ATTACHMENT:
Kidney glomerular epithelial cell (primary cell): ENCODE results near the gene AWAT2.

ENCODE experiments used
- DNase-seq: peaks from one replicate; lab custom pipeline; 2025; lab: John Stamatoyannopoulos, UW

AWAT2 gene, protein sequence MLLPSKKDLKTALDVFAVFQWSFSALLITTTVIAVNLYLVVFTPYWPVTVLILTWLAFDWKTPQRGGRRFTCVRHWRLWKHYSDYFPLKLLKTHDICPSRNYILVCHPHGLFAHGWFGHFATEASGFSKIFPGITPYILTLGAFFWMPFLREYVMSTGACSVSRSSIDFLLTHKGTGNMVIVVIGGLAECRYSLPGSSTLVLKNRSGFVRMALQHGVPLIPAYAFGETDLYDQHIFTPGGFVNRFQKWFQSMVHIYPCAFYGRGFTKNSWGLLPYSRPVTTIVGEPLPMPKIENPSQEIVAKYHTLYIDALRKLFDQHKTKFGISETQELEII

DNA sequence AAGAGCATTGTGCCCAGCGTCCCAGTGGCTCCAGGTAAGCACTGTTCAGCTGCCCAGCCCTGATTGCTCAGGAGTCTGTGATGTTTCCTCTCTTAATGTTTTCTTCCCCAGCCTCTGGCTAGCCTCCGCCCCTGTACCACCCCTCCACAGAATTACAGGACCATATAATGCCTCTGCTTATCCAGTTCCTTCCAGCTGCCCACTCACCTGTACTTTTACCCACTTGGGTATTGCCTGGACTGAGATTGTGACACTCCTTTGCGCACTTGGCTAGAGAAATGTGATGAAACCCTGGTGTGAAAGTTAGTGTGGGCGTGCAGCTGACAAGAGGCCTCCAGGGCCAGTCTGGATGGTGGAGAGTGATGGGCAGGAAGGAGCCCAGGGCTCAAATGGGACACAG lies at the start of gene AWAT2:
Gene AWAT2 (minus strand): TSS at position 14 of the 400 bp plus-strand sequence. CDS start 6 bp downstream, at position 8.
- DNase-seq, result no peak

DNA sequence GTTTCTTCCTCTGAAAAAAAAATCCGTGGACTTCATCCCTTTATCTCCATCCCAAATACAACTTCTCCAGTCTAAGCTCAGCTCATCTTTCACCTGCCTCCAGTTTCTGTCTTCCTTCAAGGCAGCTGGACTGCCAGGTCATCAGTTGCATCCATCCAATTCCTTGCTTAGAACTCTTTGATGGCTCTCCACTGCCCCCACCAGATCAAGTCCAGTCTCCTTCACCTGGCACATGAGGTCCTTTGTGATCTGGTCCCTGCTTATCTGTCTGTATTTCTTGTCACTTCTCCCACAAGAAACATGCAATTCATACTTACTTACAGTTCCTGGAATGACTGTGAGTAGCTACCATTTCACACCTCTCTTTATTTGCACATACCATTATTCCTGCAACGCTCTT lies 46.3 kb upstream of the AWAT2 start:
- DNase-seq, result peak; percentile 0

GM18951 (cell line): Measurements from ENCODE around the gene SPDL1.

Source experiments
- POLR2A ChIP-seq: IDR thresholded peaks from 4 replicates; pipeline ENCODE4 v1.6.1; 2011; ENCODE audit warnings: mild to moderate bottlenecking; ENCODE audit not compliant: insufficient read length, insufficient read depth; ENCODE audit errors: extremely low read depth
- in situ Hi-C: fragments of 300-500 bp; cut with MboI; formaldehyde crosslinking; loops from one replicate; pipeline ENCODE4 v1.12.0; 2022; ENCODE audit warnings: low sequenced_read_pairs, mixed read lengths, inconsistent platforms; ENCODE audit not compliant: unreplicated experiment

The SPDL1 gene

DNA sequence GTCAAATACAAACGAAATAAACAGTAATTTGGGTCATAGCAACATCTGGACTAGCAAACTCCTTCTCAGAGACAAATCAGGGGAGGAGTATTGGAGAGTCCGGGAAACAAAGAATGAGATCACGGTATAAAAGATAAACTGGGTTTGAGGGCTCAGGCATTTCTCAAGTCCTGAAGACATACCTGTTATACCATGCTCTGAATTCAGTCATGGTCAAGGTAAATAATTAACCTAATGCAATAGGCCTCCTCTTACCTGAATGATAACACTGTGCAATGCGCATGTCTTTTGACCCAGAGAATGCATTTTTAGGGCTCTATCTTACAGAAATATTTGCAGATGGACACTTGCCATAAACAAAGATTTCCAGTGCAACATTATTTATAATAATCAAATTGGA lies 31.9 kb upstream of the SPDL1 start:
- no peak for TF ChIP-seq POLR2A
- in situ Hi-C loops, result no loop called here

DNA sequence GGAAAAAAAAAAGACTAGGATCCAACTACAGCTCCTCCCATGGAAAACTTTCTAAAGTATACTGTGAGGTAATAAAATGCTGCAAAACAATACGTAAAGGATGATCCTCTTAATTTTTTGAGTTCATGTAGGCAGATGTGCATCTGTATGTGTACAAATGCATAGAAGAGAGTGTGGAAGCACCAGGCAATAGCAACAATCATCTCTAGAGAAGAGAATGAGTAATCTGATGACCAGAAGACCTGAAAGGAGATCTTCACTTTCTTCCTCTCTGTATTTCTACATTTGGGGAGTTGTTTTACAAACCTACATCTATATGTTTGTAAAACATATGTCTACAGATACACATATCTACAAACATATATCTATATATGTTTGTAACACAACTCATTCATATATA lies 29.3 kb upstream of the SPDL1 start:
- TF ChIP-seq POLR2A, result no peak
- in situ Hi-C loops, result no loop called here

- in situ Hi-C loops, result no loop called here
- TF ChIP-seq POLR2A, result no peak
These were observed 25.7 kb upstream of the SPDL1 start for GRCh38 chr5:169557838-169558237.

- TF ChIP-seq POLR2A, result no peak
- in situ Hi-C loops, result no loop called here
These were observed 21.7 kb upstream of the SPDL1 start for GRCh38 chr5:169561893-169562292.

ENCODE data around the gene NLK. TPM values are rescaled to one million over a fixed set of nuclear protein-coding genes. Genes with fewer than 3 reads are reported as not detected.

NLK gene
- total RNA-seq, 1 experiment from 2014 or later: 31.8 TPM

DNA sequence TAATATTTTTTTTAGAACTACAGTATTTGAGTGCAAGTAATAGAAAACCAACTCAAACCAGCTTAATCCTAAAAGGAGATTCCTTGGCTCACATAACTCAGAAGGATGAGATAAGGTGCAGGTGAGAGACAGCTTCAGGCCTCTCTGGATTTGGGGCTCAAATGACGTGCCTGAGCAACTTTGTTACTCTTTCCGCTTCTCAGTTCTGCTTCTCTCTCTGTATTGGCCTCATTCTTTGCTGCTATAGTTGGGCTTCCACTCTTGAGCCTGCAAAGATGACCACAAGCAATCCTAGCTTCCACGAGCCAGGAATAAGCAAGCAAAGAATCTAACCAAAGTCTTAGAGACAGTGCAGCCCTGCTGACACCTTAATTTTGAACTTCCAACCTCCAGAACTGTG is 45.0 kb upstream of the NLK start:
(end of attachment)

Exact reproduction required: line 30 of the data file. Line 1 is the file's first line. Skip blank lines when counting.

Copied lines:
DNA sequence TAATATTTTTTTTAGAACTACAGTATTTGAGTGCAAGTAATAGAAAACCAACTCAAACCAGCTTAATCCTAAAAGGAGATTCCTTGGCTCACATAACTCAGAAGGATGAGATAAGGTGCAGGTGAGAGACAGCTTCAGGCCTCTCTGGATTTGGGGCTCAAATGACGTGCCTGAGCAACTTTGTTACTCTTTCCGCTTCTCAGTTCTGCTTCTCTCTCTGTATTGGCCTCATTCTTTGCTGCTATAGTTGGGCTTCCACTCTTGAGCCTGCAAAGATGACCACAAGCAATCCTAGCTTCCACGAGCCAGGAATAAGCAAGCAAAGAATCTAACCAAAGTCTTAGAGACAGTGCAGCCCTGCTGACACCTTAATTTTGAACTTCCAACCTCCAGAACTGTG is 45.0 kb upstream of the NLK start: